Engelskeksperten Uncategorized Blog Introduction

Blog Introduction

It’s been nearly a decade since I first started working with Danes and their English. And although, I do not intend to work exclusively with my new home market, I expect many of the observations and anecdotes on this language blog will pertain to the Scandinavian market, as that is where I am based.

As someone who has spent a reasonable amount of time living in Italy, France, Germany and Denmark, as well as my native Scotland, the level of English you find on arrival in Scandinavia is remarkable. Of course, I have met many amazing French, Italian and German speakers of English over the years, but these have tended to be academics, or individuals who have had some connection through work or family to the English-speaking world. What strikes you in Denmark and the rest of Scandinavia, however, is the ubiquitous nature of their English skills. Whether you jump in a taxi somewhere in a city, you queue up in the local Lidl to be served on the check-out by an adolescent who looks no more than fifteen or sixteen, or you invite a local joiner round to give you a quote for a loft conversion, they can all speak amazing English, and generally converse on a wide range of topics. Even the small children in their third year of primary school were capable of having a reasonable conversation in English with my daughter, when she first transferred to the Danish school system. I think since my first trip to Denmark in 2006, I have only met one person who claimed not to know any English.

Because English native speakers, on the whole, are not the greatest linguists, the first sentence out of their mouth on arrival here is invariably ‘Wow, you’re so good at English!’ And Danes take that to heart. Their English truly is outstanding. The problem, as far as I can see, however, is that Danes do not actually hear that sentence correctly, what they hear is ‘Wow, your English is perfect!’ and that is, unsurprisingly, not actually the case! In spoken English, you often encounter a mix of British and US, sometimes within one sentence. Having learnt a lot of their English from TV, the level of informality is often inappropriate, and given they have adopted our swear words into their own language while assigning them milder nuances, they often sound much more vulgar than they realise. When you move on to written English, the register fluctuates, and the heaviness of Danish style shines through, especially in their long sentences and their love of the passive voice. Again US and British English is jumbled and at times difficult to disentangle.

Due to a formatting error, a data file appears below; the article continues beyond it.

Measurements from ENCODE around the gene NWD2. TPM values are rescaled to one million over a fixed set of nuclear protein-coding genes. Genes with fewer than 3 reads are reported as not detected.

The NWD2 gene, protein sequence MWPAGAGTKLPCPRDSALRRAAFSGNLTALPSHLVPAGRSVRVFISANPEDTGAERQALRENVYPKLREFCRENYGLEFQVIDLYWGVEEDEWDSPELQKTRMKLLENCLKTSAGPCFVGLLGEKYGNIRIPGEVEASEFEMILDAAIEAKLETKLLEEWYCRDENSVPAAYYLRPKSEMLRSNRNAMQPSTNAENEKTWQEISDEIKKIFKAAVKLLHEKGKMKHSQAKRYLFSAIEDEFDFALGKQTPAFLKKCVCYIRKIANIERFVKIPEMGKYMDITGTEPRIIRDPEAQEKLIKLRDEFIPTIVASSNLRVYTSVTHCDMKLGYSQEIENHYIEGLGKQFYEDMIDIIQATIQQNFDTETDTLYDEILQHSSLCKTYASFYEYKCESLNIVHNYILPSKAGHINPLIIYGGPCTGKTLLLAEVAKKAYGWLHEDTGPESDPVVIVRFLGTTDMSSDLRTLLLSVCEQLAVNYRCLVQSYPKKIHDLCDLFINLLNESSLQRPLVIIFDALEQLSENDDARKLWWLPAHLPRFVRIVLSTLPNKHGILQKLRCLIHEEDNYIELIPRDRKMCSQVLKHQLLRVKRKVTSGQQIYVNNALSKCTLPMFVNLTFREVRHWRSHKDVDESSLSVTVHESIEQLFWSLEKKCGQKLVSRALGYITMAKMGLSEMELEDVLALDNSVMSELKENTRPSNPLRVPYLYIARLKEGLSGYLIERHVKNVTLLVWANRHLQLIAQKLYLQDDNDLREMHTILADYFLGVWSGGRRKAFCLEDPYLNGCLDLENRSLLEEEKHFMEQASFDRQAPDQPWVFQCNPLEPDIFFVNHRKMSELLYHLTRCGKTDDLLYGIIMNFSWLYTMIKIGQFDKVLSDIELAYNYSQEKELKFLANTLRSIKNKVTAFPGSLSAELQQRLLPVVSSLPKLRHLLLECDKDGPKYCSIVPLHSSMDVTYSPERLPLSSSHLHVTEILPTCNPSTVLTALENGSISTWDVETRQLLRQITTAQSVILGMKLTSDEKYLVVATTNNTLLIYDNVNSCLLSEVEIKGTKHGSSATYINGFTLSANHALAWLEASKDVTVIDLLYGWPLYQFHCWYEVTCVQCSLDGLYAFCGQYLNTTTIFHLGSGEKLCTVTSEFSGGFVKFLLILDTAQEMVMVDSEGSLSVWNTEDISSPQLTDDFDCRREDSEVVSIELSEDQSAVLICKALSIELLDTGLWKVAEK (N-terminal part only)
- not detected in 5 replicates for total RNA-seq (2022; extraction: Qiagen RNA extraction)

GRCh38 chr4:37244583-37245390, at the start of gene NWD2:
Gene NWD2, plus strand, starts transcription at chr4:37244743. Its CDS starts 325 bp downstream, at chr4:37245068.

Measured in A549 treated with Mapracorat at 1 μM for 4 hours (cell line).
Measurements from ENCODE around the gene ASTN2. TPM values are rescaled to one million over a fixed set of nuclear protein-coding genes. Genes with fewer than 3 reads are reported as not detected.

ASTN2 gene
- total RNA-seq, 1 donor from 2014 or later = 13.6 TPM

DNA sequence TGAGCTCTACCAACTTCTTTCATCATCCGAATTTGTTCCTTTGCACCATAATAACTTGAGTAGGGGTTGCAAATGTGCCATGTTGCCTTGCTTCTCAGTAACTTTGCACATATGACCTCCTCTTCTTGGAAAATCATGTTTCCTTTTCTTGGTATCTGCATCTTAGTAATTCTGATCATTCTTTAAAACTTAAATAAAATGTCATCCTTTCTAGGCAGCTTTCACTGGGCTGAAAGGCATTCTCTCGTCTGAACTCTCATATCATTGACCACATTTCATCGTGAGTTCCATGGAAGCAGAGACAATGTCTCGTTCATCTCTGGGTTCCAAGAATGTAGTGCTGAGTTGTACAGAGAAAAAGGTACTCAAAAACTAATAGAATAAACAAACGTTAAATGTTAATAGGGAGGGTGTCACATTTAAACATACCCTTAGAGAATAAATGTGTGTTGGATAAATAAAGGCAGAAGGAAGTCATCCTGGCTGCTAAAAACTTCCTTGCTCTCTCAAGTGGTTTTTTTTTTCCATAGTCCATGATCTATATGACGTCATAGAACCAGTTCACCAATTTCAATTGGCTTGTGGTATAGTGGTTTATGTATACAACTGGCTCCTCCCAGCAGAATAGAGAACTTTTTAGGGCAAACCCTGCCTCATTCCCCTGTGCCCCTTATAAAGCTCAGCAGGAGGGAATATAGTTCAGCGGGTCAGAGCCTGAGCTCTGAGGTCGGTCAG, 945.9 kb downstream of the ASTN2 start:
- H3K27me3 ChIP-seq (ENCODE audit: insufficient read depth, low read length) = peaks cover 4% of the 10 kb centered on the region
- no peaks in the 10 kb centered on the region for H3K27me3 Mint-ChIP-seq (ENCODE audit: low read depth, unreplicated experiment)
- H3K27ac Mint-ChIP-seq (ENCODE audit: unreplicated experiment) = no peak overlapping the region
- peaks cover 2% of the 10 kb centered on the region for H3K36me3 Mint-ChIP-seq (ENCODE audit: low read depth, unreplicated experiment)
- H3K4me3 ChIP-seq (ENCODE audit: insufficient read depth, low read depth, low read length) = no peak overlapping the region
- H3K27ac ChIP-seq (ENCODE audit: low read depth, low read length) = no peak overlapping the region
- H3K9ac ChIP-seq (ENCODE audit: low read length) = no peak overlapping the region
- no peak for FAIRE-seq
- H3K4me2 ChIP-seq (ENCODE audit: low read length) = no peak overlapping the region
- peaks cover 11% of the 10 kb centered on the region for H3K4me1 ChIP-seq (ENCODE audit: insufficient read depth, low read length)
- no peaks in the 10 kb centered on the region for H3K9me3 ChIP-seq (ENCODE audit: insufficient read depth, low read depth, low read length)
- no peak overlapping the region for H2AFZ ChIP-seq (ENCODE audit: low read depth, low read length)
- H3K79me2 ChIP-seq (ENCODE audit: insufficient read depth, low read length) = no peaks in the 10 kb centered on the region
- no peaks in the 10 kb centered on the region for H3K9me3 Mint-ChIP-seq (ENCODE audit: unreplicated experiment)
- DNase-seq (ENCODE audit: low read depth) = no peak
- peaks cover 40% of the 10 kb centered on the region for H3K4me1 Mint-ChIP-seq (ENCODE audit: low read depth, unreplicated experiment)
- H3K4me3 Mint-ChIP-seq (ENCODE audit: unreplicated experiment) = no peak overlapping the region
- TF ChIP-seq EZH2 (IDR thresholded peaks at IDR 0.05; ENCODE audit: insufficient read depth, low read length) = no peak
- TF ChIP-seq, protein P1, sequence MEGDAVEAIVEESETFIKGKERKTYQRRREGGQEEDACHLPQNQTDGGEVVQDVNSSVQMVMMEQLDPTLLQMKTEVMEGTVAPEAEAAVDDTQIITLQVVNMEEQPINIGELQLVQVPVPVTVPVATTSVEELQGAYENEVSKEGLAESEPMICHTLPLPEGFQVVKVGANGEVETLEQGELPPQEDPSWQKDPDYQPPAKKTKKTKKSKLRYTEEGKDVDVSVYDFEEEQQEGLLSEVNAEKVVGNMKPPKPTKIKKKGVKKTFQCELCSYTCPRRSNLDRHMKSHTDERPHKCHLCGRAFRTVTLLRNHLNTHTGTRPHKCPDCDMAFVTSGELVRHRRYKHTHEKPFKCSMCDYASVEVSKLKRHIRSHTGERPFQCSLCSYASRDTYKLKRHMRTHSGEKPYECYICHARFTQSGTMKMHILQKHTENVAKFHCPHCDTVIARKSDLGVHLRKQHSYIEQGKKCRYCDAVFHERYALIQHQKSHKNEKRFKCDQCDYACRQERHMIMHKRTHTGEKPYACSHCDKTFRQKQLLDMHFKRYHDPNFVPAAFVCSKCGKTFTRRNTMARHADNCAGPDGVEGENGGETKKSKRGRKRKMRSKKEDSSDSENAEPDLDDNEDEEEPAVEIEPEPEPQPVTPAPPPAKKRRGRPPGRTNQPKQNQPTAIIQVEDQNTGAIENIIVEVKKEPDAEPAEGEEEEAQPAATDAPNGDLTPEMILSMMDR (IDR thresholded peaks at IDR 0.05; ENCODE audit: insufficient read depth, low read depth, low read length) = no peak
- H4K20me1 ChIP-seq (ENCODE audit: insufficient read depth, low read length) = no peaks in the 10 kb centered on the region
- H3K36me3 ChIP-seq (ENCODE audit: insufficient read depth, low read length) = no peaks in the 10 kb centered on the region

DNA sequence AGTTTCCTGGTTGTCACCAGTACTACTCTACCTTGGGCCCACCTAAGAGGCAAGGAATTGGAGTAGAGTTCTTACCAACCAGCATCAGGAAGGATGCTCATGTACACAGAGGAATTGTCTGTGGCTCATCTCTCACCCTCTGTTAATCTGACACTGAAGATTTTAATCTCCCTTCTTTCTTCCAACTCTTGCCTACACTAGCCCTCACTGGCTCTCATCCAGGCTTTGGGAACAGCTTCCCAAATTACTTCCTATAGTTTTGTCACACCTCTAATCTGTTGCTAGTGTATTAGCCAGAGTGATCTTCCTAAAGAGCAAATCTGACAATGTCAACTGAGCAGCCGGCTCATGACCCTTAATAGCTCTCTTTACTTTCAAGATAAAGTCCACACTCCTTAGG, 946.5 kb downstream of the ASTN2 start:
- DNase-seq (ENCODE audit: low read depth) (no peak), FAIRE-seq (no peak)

As you read through the job advertisements here, they often state they need someone with great English skills to write their copy or translate their websites, but these ads invariably do not mention that that person should be a native English speaker. In the many years I worked as a bilingual lexicographer, the dictionaries we produced were rigorous in their rule that everyone must only translate into their native language, no matter how good you were at the language you were translating from, and of course, only the best translators were being used. That led to the resulting products being next to none in their quality.

So, while I am not disputing that Danish English is possibly the best I have ever encountered, Danish English is not native English and never will be. In the same way as I am bowled over daily by the abilities of my new countrymen to speak my language, I would venture too that not a day goes by in this country, when I don’t come across a piece of English that is at the very least non-native, if not actually erroneous.

Interestingly, I was recently discussing why Danes are so reticent to ask for help or have a native English speaker run a quick eye over their work. Elsewhere in Europe, I have often been asked to write or, proofread something or offer advice. ‘Is it overconfidence?’ I asked. His reply was quite astute… ‘Danes as so used to believing their English should be almost perfect, that asking for help with it is embarrassing. We’d like your help, but we’d feel like a failure, if we were to ask for it!’

So going forward, I intend to use this blog to give examples of the things I encounter and would change as a native speaker, not with the intention of shaming anyone, but actually as a way of saying that it is ok to ask for some native input. Even after two decades in Scotland, my husband, whose English is outstanding, still asks me to cast an eye over his work, despite the fact that I almost never find any errors. It really is ok to use my help!

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